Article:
I hope you enjoyed the season festivities 2016. As my job as USASA international student representative 2016 came to its end, this will be my last post for the year 2016.
I wrote an article for the international uni blog which I will copy-paste here for those who won’t see it on Facebook pages.
My job as USASA international student representative nearly came to its end. For this reason, I decided to write this article talking about my experience representing 12,000 international students for the past 12 months. Before that, it is important for me to mention briefly how everything started. The more you will read this article, the more you will realize that I do not have my tongue into my pocket and some truths might surprise as well.
Originally from Mauritius (located on the east coast of Madagascar), I joined UniSA last year in February 2015, to pursue a Master of design (interior architecture). It was my first time being an international student in Australia, as I completed a bachelor of interior architecture in Malaysia.
Last year, I was the President of the new African Society, and as the society was doing well mainly for a new society, I was approached to join Activate (a group of Labor left students) as candidate of the international student representative. I did not hesitated at all, as I knew I was the right person for this position and I had experiences from my previous university in Malaysia (Taylor’s university), where I was event director of the TUISC (Taylor’s University international students council), and many more councils/clubs in which I was part of the executive committees.
During the campaign, it was not very easy. We were seven students running for the same position and my ethnicity, as an African was an issue for many students, for who I quote, “will not vote for an African”. At that time, I was running for the position to represent international students and for my personal experience on a student’s board. Hearing those ‘cruel’ comments made that I preferred changing tactics; winning the elections not for myself, but for all the African students.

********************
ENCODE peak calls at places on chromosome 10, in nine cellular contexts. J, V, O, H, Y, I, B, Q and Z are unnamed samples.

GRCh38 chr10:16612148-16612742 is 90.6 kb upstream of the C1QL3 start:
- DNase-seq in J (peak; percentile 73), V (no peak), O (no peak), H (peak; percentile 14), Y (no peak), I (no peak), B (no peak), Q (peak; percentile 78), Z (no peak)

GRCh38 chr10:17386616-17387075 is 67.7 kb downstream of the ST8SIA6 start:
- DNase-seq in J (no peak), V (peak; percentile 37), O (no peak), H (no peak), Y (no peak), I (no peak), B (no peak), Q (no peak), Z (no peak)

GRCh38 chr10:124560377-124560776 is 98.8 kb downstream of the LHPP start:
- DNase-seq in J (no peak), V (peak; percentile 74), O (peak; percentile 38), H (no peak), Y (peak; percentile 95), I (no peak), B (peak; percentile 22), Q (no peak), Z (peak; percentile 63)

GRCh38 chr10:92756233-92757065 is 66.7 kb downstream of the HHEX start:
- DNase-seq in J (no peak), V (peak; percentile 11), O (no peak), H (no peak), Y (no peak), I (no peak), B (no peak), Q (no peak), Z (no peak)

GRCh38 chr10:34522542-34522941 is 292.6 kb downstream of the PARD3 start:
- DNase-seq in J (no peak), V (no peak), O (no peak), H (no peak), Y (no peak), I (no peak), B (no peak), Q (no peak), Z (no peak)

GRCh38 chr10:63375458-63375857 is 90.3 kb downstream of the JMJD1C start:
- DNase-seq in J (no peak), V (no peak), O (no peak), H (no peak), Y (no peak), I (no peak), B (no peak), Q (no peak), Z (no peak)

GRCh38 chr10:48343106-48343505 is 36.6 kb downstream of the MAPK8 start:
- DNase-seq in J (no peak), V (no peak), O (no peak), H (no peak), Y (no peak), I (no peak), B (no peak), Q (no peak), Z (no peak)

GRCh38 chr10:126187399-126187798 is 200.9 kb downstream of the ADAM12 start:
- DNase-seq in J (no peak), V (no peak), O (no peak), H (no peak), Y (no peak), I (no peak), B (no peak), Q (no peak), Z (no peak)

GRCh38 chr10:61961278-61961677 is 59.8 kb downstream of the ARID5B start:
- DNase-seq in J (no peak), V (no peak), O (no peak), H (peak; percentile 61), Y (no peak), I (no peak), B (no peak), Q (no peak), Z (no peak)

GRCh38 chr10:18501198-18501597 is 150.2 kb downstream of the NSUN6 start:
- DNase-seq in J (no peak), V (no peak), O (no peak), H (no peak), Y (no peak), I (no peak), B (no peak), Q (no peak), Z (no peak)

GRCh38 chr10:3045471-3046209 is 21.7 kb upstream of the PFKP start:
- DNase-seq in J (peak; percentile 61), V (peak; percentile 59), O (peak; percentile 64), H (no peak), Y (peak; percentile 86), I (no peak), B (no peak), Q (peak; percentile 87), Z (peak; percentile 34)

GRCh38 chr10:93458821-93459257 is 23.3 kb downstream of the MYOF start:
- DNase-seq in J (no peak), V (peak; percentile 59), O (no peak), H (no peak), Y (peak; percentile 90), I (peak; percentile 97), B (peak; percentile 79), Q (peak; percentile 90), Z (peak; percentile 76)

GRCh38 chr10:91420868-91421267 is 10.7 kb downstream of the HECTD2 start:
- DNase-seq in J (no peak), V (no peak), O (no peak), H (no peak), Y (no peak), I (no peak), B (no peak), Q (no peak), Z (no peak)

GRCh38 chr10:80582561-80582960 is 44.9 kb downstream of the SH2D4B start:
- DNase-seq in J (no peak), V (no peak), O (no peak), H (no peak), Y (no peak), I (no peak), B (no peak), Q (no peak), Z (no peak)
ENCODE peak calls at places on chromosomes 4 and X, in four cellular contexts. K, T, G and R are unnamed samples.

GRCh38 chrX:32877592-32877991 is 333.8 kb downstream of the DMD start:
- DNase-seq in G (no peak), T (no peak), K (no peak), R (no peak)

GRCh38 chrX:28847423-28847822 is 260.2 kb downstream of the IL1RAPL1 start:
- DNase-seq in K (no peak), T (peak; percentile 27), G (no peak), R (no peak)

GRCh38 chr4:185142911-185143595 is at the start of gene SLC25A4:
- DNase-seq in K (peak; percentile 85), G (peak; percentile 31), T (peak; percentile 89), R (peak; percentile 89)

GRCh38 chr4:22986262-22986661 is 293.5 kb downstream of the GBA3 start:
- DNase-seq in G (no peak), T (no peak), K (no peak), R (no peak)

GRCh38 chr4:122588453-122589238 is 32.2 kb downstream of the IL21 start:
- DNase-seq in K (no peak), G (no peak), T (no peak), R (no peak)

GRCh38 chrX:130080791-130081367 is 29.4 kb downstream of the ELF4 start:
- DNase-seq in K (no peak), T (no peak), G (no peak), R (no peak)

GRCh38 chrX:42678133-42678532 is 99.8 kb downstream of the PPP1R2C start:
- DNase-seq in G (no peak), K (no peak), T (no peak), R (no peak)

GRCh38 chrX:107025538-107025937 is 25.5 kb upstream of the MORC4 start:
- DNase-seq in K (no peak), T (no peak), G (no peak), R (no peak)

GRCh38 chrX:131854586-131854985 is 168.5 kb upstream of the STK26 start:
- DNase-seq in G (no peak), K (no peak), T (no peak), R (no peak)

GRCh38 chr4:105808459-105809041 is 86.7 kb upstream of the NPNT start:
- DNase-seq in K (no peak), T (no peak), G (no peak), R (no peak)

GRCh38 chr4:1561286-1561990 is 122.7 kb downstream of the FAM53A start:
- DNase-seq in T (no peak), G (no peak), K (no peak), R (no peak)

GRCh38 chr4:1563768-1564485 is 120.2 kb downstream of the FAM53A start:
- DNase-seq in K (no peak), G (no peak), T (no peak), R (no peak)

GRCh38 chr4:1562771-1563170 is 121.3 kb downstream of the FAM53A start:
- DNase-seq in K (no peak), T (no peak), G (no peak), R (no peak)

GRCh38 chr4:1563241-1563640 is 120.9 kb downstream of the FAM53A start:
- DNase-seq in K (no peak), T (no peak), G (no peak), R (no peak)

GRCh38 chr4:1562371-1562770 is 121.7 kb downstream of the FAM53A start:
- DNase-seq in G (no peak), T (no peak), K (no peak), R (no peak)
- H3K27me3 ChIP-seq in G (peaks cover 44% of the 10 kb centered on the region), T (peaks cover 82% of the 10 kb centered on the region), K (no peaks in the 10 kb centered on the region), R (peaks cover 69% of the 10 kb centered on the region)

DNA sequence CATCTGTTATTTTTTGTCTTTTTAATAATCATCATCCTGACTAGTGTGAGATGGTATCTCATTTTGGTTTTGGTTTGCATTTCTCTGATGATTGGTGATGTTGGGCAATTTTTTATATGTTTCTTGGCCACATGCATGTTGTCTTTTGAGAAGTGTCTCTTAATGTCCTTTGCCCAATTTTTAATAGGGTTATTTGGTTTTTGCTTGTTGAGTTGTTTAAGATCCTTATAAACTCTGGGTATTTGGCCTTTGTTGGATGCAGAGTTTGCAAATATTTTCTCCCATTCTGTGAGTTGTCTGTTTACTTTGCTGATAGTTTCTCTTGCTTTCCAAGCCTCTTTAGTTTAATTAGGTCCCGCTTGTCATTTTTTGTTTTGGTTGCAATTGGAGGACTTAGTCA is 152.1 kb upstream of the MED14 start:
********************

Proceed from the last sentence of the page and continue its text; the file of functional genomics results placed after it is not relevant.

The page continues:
I knew that this victory was the right opportunity to prove to the university that international students were well present, and to break stereotypes regarding Africans, as we can do great work as well. I am very happy about my work done this year, as I kept all by promises regarding issues faced by international students. It also seemed that USASA board was happy as well, as my “predecessors have not done as much” as me. I think what made me good at the position were that I understood students needs and was always ready to help and to have a chat with them. The fact that all my contact cards are gone is a proof that I exposed myself a lot. My ambitious, innovative mind and past experiences in my previous university contributed a lot as well, as I knew what I was doing, and what was best. Within this year, I wanted to reduce the cost of student’s accommodation, increase the amount of scholarships, offering more internship available for international students in Australia and creating more cultural events share the multi-culturalism on campus. Sometimes, I realized that I was going against the government while trying to reduce the costs, so I found myself stopping some actions; but at least I tried. Trying to connect all cultures together to facilitate the spread of these on campuses, I created the international sub-committee consisted of Presidents of cultural clubs. This sub-committee took me 3 months to be approved, but now any issues from international students can be reported to the sub-committee. There are many other advantages of the sub-committee like tutorials, helping clubs getting more members or improving their finance, getting closer to the students and direct communication. During a focus group conversation with international students, some of them expressed the wish of connecting with other international students of South Australia. As from there, I contacted both international student representatives of Flinders and Adelaide University, who accepted to collaborate. The only issue was that it was hard to get everyone collaborate together, as some did not took it serious and were not willing to represent international students of their university. This could be seen from the CISA (Council of international students Australia) forum I organized at UniSA with the help of CISA and another university. This year taught me an important thing; people put their name into something and once in, they do not do the required job. I saw people who were never happy when I had the good intention of organizing events or talks for international students. Maybe these people ran against me and lost or maybe also their attitudes proved they were running not to represent international students, but for themselves or to improve their CV. Meanwhile, I had good experiences as student representative. I enjoyed talking face to face to the international students and asking them their expectations and how I could help. I loved the trips out of state, all the other ‘students organizations’ I got into either on state, national or even political. My grand grand father was a foundation member of the first political party of Mauritius, which was the Labor. For this reason, I got involved as a member into that political party and with Activate (but I am not into politic at all). As for USASA staff and the board, they supported me and advice me with my projects. Big thanks to my favorite Policy & Research Officer, who supported me in my nearly daily visit and our long talks; he is behind most of the things I did. USASA also opened me doors to students and the exterior world, as exterior organizations approached me to connect more with the international students of South Australia. An important person in Australia has nominated me for Channel 9 Young Achiever Award 2017. This nomination is a big thing for me, as it will open doors allowing me to create my own NGO in many African countries which will fight against discrimination in schools, and why not becoming one of the most inspirational African women. I always said that Africa needs me to get things improved. YES, I see big, I think big and I do big. Never being scared of doing things made me who I am. Being part of USASA also made me learn more from different cultures, people’s differences, being very confident, willing to help students at anytime, smiling more (because I never smile), and made me be stronger as an African. What I was doing on USASA board made me replicate my actions in the African Society (in which I am the President) and vice-versa. If I did not had my thesis to do next year, I would have ran the elections this year as well, but my studies are my first priorities for which I came in Australia. I am glad the next USASA President is my friend and I know she will do many great things. As for the next international student representative, I hope she will continue the work I did this year, and I believe she will be great as well, otherwise I would not have campaigned for her J, and best of luck for USASA board 2017. I am glad to have given a good image and proved that international students are great, to have broken some African stereotypes and taught that Africans have only a word, shown my Mauritian roots and how hard working we are.